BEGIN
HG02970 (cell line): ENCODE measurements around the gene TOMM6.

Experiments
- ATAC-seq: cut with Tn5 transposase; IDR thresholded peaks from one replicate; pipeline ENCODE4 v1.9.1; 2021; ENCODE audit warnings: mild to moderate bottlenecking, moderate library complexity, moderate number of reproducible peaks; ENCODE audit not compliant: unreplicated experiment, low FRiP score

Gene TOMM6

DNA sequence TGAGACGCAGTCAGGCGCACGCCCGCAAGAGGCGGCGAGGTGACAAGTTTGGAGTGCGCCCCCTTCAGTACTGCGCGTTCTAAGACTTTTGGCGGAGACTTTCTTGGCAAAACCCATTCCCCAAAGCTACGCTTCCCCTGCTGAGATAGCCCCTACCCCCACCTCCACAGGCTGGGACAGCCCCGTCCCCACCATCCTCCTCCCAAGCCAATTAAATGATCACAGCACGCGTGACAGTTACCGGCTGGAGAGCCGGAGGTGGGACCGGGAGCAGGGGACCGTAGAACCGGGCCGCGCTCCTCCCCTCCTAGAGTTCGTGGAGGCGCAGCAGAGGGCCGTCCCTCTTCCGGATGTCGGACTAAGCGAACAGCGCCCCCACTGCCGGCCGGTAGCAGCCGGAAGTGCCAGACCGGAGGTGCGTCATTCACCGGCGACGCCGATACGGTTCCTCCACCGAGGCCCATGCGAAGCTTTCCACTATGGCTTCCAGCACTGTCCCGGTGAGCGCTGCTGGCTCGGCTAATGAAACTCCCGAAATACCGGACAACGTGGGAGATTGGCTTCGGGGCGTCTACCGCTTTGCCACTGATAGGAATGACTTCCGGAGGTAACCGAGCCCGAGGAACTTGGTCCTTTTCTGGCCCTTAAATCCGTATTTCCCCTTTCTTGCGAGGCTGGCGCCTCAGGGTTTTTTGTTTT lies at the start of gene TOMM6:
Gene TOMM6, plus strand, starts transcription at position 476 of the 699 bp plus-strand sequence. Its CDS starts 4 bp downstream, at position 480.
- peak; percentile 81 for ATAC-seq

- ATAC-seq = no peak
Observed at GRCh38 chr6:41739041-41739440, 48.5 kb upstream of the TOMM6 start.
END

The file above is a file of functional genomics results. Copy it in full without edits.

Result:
HG02970 (cell line): ENCODE measurements around the gene TOMM6.

Experiments
- ATAC-seq: cut with Tn5 transposase; IDR thresholded peaks from one replicate; pipeline ENCODE4 v1.9.1; 2021; ENCODE audit warnings: mild to moderate bottlenecking, moderate library complexity, moderate number of reproducible peaks; ENCODE audit not compliant: unreplicated experiment, low FRiP score

Gene TOMM6

DNA sequence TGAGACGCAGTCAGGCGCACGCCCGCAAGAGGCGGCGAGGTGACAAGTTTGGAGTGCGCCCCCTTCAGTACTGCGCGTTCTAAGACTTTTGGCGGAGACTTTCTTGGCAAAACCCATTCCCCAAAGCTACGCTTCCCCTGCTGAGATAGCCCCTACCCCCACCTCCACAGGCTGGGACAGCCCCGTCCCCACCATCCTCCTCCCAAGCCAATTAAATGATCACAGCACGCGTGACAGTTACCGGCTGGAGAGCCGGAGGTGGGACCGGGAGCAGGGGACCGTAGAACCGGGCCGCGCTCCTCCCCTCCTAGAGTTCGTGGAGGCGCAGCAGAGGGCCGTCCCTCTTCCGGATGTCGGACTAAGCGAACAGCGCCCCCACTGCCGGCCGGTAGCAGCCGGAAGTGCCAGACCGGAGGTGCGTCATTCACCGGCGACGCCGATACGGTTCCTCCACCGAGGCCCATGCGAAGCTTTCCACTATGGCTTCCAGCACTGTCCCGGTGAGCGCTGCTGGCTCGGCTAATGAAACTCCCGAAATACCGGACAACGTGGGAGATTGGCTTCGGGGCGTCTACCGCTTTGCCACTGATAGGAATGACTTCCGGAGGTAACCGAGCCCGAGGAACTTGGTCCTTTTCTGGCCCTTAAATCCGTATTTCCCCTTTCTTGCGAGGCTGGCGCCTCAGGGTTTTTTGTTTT lies at the start of gene TOMM6:
Gene TOMM6, plus strand, starts transcription at position 476 of the 699 bp plus-strand sequence. Its CDS starts 4 bp downstream, at position 480.
- peak; percentile 81 for ATAC-seq

- ATAC-seq = no peak
Observed at GRCh38 chr6:41739041-41739440, 48.5 kb upstream of the TOMM6 start.